The 1988 Writers Guild of America strike was a strike action taken by members of both the Writers Guild of America, East (WGAE) and the Writers Guild of America, West (WGAW) against major United States television and film studios represented by the Alliance of Motion Picture and Television Producers (AMPTP). The strike, which ran from March 7 to August 7, 1988, affected production on movies and TV shows. At 153 days, it remains the longest strike in the Guild's history, surpassing the 1960 Writers Guild of America strike by one week and the 2007-08 Writers Guild of America strike by seven weeks.
The guilds' previous deal with producers expired on February 29, 1988. One day later, 96% of guild membership authorized a strike. On March 7, 1988, one day after rejecting a softened final offer from producers, 9,000 movie and television writers went on strike. Negotiations took place during March and April under a federal mediator but broke off before resuming on May 23, again with a federal mediator.
After intensive bargaining, producers made a "strike settlement offer" on June 16, 1988; the offer included an extended contract term (to four years) and expansion of creative rights, but still included the percentage-based residuals studios demanded and not a foreign residual increase writers demanded. The offer was turned down by the guilds' membership by a 3-1 margin.
During July 1988, the Guild devised an interim contract. Membership approved it, and more than 150 smaller producers signed it. Major studios and outlets including Fox, Paramount, and the "Big Three" television networks refused projects from the independents who signed the deal, leading to the Guild filing an antitrust suit accusing 18 studios and networks of mounting an illegal boycott. Twenty-one dissident Guild members who still favored the June 16 offer filed a charge with the National Labor Relations Board to seek invalidation of Guild rules that barred them from returning to work during a strike; some dissidents threatened to resign Guild membership and return to work if the strike was not settled by July 28.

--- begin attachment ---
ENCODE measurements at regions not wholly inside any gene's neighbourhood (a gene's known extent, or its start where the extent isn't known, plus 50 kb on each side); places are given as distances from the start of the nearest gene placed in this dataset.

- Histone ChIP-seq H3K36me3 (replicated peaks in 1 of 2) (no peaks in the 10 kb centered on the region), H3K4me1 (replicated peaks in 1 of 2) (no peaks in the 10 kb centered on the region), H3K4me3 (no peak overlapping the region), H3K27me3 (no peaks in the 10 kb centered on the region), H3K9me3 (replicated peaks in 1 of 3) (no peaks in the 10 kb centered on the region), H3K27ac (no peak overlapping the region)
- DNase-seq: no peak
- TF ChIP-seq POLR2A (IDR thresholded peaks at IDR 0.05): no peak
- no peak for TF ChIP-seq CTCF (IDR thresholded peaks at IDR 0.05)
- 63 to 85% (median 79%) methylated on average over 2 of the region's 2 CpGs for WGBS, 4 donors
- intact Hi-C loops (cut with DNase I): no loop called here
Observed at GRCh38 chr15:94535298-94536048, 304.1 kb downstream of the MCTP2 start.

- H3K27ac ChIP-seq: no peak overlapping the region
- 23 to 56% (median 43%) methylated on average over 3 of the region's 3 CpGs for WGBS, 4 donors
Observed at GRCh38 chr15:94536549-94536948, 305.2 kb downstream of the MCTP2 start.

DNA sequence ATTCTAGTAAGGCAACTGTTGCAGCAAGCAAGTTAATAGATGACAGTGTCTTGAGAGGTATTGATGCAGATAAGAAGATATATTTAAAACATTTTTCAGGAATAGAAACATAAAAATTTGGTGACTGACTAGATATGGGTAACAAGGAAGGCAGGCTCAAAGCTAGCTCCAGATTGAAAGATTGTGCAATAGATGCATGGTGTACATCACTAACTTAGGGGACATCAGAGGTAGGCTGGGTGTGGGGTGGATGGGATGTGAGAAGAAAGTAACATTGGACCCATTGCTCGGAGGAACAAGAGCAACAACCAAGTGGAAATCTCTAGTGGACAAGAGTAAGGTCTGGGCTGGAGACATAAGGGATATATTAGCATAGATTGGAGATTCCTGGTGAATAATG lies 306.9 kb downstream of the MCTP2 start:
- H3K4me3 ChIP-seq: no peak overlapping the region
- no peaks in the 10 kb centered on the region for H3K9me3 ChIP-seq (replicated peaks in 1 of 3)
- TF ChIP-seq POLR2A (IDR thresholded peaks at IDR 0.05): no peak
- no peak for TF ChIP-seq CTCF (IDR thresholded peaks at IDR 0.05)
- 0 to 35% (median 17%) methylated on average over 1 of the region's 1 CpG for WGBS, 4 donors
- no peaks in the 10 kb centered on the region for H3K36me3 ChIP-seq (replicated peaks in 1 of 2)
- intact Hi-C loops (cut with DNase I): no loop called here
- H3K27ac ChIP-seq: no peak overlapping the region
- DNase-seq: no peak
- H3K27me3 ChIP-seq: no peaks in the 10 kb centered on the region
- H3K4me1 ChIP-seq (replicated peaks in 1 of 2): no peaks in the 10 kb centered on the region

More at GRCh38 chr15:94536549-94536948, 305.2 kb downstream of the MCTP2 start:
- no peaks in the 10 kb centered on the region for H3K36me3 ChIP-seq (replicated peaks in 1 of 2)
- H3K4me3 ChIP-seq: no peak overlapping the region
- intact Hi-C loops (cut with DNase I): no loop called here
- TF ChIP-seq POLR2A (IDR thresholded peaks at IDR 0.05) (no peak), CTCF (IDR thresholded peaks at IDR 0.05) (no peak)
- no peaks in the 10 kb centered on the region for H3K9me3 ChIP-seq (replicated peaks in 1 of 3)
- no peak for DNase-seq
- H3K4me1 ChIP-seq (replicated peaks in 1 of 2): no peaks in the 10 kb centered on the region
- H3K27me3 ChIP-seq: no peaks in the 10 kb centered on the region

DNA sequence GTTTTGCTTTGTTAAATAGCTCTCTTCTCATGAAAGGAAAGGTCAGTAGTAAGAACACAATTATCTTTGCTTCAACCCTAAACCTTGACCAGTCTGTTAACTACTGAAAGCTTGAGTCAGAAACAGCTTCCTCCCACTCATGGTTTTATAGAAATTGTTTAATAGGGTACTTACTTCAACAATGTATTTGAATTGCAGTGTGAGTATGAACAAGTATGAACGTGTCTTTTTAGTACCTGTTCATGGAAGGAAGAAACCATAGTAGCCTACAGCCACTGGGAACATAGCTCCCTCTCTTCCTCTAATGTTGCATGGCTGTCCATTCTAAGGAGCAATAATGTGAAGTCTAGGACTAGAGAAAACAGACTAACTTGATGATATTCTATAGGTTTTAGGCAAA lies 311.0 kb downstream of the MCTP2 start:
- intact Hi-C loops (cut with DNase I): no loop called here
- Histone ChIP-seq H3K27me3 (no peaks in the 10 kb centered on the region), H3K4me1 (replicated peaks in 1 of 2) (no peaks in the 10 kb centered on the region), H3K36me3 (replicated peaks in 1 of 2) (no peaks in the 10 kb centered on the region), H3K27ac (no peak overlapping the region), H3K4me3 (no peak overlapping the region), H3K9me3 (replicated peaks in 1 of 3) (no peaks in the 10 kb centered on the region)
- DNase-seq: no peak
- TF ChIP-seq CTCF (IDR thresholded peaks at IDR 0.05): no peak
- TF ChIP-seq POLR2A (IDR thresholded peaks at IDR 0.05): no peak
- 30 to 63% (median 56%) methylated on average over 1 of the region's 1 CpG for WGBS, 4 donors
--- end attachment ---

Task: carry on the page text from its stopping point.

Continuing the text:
On July 23, 1988, formal bargaining resumed, again under the auspices of federal mediators; by July 30, however, talks collapsed, with studios threatening to not bargain any further and to concentrate on producing work with non-union scripts. Behind-the-scenes "shuttle diplomacy" involving Guild negotiators, studio heads, and emissaries began on July 31 in an effort to revive talks. Guild officials and studio representatives met on August 2 to discuss the proposals, and on August 3 announced a tentative deal. While the new deal gave studios the sliding residual scale they sought for hour-long reruns, writers won a modest financial gain when hour-long shows were sold internationally. The writers also gained creative rights regarding original screenplays and TV movies. The Guild board approved the deal by a 26-6 vote; Guild membership also approved the deal (2,111 in favor, 412 against), and the strike formally ended on August 7, 1988.
The writers' strike forced the major TV networks to hold off the start of their fall 1988 schedule later than usual; rather than the traditional late-September/early-October start, new and returning TV series' debuts were delayed until late October and into November (one NBC series, In the Heat of The Night, and one ABC series, Thirtysomething, did not start its second season until early December). In the interim, the networks had to rely on a hodgepodge of programming, including reruns, movies, entertainment and news specials, program-length political advertising, and unscripted original series (e.g. CBS' High Risk). Networks also benefited from sports programming, including NBC, which relied on the Summer Olympics in September and the World Series in October, and ABC, which in addition to its postseason baseball coverage, moved up the start time for the early weeks of Monday Night Football from 9 p.m. ET to 8 p.m. ET (MacGyver, which normally aired at 8 p.m., was not yet ready with new episodes).